Jun would habitually come on Tuesday afternoons, around two or three. But today, he didn’t show up until the sun had set. He’d asked you earlier if you worked the night shift. You don’t, but your co-worker had a dental appointment so you covered up for her.
He looked a little enervated. His head was hung low, his hair a tad dishevelled, and his smile didn’t stretch until the crinkle beneath his eyes emerged. You asked him why he had come this late, he replied with a quick “I had something to do”. Jun declined your treat of popcorn and a drink - which was weird - although he did pick to watch a movie.
If it hadn’t been for Jun, the theatre would’ve been completely vacant. Still, he chose to sit in the back row with nothing in hand - not a meal, not a phone, not a friend, nothing. Jun looked strange and uneasy today. He picked romance, a genre you knew he wasn’t interested in. You shrugged it off though, Jun was full of surprises.
You didn’t have much cleaning to do, as the movie theatre had been almost empty the entire day. Maybe it was finals week, you thought.
You glanced at the doors of theatre four - the room Jun was in - and came up with a very risky idea. You pulled off the hairband that fastened your ponytail and let your hair down. You switched into a white pussy bow, paired with a leather look legging. You peeked through the doors of theatre four and made sure no one but Jun was inside before entering.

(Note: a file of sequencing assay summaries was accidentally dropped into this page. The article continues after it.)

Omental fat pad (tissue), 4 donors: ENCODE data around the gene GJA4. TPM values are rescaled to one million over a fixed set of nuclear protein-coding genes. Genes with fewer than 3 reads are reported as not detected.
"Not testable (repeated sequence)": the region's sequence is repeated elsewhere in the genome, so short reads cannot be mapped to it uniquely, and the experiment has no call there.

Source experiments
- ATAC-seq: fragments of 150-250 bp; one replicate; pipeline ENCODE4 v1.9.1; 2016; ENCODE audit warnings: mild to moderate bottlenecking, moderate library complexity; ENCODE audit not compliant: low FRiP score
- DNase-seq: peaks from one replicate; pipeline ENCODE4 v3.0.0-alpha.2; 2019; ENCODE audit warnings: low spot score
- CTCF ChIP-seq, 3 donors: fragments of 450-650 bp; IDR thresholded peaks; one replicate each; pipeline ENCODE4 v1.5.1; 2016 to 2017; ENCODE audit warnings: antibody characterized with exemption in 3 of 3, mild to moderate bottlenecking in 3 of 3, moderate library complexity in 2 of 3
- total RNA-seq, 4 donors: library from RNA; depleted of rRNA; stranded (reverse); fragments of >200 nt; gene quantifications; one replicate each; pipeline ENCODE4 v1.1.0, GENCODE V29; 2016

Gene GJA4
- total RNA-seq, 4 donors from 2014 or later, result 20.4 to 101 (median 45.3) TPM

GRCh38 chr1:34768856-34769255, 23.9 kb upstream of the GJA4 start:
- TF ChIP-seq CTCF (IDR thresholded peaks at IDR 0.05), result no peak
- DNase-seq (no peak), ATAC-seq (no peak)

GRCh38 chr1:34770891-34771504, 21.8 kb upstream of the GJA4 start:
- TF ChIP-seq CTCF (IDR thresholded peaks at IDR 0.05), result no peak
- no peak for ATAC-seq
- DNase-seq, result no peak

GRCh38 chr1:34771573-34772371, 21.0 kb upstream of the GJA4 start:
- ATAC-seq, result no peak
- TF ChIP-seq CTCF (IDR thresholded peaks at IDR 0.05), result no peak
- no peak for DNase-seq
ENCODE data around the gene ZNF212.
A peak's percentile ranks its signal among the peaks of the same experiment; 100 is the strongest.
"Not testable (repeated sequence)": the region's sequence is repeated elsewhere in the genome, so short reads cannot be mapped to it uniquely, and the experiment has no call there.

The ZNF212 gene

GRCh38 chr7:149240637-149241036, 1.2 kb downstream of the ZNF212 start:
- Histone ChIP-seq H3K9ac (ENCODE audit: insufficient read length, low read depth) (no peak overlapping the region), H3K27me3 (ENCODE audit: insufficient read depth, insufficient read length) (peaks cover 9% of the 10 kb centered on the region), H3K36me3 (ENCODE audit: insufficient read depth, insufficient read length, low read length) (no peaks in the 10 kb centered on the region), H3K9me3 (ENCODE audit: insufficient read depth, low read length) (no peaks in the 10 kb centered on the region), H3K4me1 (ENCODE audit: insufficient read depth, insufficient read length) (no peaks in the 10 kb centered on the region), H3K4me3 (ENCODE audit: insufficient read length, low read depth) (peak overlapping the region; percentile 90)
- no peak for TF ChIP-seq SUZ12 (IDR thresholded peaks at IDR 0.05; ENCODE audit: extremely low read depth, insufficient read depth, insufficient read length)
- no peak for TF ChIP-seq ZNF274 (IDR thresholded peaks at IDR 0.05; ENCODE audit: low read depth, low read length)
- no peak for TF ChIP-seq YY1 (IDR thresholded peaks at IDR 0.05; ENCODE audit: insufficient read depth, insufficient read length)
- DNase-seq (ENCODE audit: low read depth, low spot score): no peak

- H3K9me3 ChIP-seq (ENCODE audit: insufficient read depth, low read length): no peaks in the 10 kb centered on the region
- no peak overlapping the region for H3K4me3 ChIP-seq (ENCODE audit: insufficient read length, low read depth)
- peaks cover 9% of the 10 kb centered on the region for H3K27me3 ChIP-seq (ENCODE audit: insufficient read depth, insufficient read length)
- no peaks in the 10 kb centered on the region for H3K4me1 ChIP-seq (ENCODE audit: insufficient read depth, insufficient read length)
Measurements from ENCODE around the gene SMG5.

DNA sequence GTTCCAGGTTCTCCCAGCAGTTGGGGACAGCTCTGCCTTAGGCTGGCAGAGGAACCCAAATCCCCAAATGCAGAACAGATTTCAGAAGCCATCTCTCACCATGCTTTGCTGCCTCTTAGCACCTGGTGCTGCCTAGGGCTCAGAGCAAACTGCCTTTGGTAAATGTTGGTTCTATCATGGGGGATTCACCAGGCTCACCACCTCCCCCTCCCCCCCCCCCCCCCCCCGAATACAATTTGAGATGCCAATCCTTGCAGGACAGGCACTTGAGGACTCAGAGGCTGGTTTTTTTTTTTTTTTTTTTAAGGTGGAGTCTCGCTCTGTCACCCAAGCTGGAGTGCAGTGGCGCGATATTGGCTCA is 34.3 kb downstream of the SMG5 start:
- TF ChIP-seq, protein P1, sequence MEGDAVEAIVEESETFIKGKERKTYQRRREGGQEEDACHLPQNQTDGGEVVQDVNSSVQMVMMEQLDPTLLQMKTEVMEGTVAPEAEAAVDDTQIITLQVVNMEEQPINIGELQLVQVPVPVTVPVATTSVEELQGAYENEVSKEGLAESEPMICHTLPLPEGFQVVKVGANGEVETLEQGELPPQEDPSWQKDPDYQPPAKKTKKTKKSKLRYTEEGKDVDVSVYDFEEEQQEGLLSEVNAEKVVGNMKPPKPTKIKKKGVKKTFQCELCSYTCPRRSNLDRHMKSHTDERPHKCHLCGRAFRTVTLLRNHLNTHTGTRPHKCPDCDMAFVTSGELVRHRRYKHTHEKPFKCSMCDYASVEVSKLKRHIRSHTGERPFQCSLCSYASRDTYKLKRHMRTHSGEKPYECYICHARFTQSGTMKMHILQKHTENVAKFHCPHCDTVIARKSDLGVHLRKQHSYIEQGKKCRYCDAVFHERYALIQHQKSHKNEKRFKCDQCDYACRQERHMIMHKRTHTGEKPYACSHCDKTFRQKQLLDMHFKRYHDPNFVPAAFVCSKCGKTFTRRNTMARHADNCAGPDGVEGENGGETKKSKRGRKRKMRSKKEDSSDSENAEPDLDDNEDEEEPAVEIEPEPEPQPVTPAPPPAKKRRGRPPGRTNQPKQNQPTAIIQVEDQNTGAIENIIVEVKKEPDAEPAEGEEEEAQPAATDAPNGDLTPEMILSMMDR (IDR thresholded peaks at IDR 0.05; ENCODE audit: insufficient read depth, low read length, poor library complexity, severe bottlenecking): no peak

He squinted his eyes at you climbing up the aisle, trying to figure out if they were functioning well because it couldn’t be you - it shouldn’t be you.
When you asked Jun if you could sit next to him, he nodded, feeling a lump rising in his throat. His hands were fidgety, you noticed. You stared at the widespread screen in front of you, trying to fight the urge to stop his hands from moving too restlessly.
You weren’t into romance either, so the movie didn’t do much in piquing your interest. Your eyelids grew heavier every passing second, the view in front of you starting to blur. You were about shut your eyes for good when a hand slipped into yours, your fingers intertwined perfectly with Jun’s.
You stared at your hands impassively, still not believing your fingers were coiled around his soft and slender ones. Now you could really feel the moistness in his hand, the same one that was unsure and fidgety awhile ago. You uttered a giggle, causing Jun to nervously face you and lick his chapped lips.
“I have a, uh,” he coughed, “a confession to make.”
You chuckled, “I like you too, Junhui.”
He grinned. He grinned with patent bliss. In fact, very widely you swore you heard his cheekbones crack. His ebony eyes returned to glistening again, the radiant joy that he used to bear now visible.
Junhui was back to Jun, and all it took was a confession from you.
You would be waiting in front of the theatre every Tuesday, he’d be panting, droplets of sweat evident on his shirt by the time he arrived with your favourite pepperoni pizza bread in his grip. He would come back in the afternoon, hair slicked back, his espadrilles intermittently dripping with rainwater, and breath always a little minty. You would kiss him on the lips and head out on a date with your Tuesday boy.